Medical Community Turns Out In Force for National Coordinator for Health ITDate: February 8th, 2012Category: CORHIO e-NewsletterTopics: Health IT
National Coordinator for Health IT, Dr. Farzad Mostashari, and CMS’ Technical Director for HIT, Jessica Kahn, Visit Colorado to Stress the Urgent Need for EHRs and HIE
Farzad Mostashari, MD, and Jessica Kahn learned much during their January 12 visit to Colorado, but perhaps their biggest insight came when they saw first-hand how collaborative and aligned Colorado health care professionals are. They also expressed praise for Colorado health care organizations' collective approach to focus on improving health care quality and value, or health transformation, rather than adopting technology solely for Meaningful Use reimbursements in absence of higher goals.
The Office of the National Coordinator for Health IT (ONC) and Centers for Medicare & Medicaid Serivces (CMS) leaders’ visit to the Denver-area, coordinated by CORHIO and hosted by Denver Health, was timed to recognize Colorado physicians and providers that have achieved Meaningful Use status with their electronic health record (EHR) system and to encourage all providers to continue to push their organizations forward on the health IT front.
The conference room was crowded with a who’s who in the state’s active health IT arena. Dr. Mostashari and Ms. Kahn shared VIP status at the meetings with Marguerite Salazar, regional director for Health and Human Services (HHS) and Mark Levine, MD, chief medical officer for the Denver region of CMS.
Dr. Mostashari was blunt in his assessment of what needs to happen. “We can’t possibly reduce cost while improving quality without innovation in how we deliver care,” he said. “I know a lot of organizations feel overwhelmed with ICD10, Meaningful Use requirements and other issues, so give us your comments on how we can make the rules make sense. But, by God, it’s 2012. We have to make huge progress on this.”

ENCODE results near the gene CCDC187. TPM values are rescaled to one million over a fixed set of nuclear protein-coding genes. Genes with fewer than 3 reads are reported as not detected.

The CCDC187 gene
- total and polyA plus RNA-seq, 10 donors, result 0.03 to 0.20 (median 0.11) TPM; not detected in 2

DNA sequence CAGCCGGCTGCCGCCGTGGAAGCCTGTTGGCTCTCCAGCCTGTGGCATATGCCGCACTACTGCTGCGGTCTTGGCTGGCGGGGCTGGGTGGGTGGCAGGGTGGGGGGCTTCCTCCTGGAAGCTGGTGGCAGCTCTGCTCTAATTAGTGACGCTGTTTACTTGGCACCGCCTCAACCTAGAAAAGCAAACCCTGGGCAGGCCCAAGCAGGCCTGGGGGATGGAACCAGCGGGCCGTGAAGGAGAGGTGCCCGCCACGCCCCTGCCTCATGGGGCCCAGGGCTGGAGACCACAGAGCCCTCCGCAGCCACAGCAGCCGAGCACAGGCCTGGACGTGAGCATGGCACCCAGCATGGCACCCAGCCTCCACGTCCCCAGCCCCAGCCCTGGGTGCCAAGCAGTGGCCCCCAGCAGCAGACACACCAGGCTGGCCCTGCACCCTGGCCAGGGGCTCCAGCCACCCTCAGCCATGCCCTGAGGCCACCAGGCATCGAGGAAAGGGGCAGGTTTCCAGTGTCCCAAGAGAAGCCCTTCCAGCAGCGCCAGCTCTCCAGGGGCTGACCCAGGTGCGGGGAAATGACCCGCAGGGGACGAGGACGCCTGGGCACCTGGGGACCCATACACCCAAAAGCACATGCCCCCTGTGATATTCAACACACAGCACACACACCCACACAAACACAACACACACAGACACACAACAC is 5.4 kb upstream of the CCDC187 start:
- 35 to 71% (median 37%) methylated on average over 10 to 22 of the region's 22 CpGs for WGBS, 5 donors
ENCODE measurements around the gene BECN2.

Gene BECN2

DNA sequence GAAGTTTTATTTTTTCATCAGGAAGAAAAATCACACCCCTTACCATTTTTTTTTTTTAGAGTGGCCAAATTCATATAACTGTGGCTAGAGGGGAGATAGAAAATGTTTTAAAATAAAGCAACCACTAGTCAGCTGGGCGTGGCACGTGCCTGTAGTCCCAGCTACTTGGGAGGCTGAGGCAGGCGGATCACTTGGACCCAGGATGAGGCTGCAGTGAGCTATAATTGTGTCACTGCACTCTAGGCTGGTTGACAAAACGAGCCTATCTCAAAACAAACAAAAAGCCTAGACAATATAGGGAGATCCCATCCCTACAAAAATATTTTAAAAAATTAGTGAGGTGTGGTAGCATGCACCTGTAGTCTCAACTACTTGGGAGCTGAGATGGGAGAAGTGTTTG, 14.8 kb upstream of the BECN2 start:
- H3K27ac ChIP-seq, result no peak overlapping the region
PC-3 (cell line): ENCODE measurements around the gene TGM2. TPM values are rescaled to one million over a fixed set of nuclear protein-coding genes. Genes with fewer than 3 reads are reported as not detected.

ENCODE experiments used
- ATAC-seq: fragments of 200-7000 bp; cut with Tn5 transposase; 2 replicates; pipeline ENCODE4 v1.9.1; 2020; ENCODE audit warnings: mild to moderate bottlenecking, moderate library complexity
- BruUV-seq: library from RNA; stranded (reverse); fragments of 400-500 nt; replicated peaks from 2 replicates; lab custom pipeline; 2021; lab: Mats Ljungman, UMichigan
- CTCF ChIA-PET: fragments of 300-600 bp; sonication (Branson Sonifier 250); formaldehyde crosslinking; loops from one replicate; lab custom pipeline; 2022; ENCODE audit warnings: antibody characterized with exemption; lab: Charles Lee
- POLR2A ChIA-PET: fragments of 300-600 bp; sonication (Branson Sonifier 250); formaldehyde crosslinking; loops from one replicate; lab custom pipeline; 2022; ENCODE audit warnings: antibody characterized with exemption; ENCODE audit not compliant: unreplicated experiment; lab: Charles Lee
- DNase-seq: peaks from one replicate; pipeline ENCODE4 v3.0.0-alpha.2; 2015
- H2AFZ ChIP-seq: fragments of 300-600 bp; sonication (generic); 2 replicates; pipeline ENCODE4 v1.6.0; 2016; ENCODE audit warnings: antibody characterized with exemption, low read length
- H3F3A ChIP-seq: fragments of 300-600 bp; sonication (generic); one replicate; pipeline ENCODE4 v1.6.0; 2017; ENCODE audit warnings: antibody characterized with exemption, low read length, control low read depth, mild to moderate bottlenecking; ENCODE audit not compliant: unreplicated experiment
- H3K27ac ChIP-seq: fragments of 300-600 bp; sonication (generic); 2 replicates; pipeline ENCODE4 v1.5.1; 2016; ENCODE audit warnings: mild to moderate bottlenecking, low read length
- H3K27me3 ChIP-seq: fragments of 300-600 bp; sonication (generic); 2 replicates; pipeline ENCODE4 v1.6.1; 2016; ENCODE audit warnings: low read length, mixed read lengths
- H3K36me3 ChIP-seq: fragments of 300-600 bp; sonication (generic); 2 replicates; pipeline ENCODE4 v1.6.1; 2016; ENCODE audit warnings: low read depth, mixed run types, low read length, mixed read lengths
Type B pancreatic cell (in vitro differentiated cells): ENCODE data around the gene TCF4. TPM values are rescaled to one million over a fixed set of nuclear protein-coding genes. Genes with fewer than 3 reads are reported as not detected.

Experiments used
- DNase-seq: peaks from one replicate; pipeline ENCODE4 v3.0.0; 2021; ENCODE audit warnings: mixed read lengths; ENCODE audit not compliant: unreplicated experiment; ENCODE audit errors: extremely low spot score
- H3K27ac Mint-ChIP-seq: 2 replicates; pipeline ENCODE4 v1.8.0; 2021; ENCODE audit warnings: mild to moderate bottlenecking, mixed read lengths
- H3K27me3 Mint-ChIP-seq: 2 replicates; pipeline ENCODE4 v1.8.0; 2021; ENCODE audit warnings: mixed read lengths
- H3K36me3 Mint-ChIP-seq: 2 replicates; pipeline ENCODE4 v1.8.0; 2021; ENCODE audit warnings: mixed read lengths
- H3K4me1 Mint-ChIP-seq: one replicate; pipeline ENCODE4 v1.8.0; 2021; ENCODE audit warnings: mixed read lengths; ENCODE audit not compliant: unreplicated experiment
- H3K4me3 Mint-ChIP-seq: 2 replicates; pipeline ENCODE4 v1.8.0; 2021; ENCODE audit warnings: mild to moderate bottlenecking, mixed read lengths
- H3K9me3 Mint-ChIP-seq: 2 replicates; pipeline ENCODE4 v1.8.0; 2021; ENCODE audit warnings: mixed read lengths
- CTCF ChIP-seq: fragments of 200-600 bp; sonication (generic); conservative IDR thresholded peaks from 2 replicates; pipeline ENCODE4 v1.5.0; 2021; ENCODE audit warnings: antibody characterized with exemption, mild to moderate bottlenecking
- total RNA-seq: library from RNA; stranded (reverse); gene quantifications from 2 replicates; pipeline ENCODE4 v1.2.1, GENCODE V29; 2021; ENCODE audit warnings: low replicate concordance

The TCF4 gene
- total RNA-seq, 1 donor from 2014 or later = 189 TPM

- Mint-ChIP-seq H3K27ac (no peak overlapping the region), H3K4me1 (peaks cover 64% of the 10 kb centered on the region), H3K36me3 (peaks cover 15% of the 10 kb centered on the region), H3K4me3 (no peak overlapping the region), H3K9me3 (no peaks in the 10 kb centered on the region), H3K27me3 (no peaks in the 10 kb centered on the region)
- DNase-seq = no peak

Colorado Health Care Leaders Share Insight, Recommendations
Despite Dr. Mostashari’s place at the top of the country’s health IT infrastructure, presenters at the meeting were not shy about telling him what the government was doing right and wrong in leading the roll out of health information exchange (HIE) and health IT across the country.
Cari Fouts, director of communications for the Colorado Rural Health Center, a Colorado Regional Extension Center (CO-REC) partner organization, told Dr. Mostashari that the small providers she represents “need clarification on Medicare rules” that appear tilted toward larger practices that have much larger patient volumes. Dr. John Bender from Miramont Family Medicine in Fort Collins asked Dr. Mostashari for help getting small practices low-interest loans to help with the cost of electronic health record systems. “The banks just aren’t lending,” Dr. Bender said.
Of course, there was much celebration of what strides have been made too. Ellen Batchelor, senior project director for the Colorado Foundation for Medical (CFMC), another CO-REC partner organization, said that one of her “biggest joys” came when “practices that were resisting [EHRs and Meaningful Use] are now attesting.”
Colorado Progress on EHRs and Meaningful Use
Some of the 299 providers who had achieved Meaningful Use in Colorado (as of mid-January) were on-hand to accept certificates signed by the National Coordinator and to be recognized by peers and health care leaders from across the state.
Also at the meeting, representatives from the state’s largest health systems, hospitals and medical practices coordinated with the department of Health Care Policy & Finance (HCPF) and the Colorado Regional Extension Center (CO-REC) program to announce their collective level of support for helping providers achieve Meaningful Use. All together, the organizations pledged to assist 3,400 providers in their attestation for Meaningful Use, representing 36% of the total number of eligible providers in the state.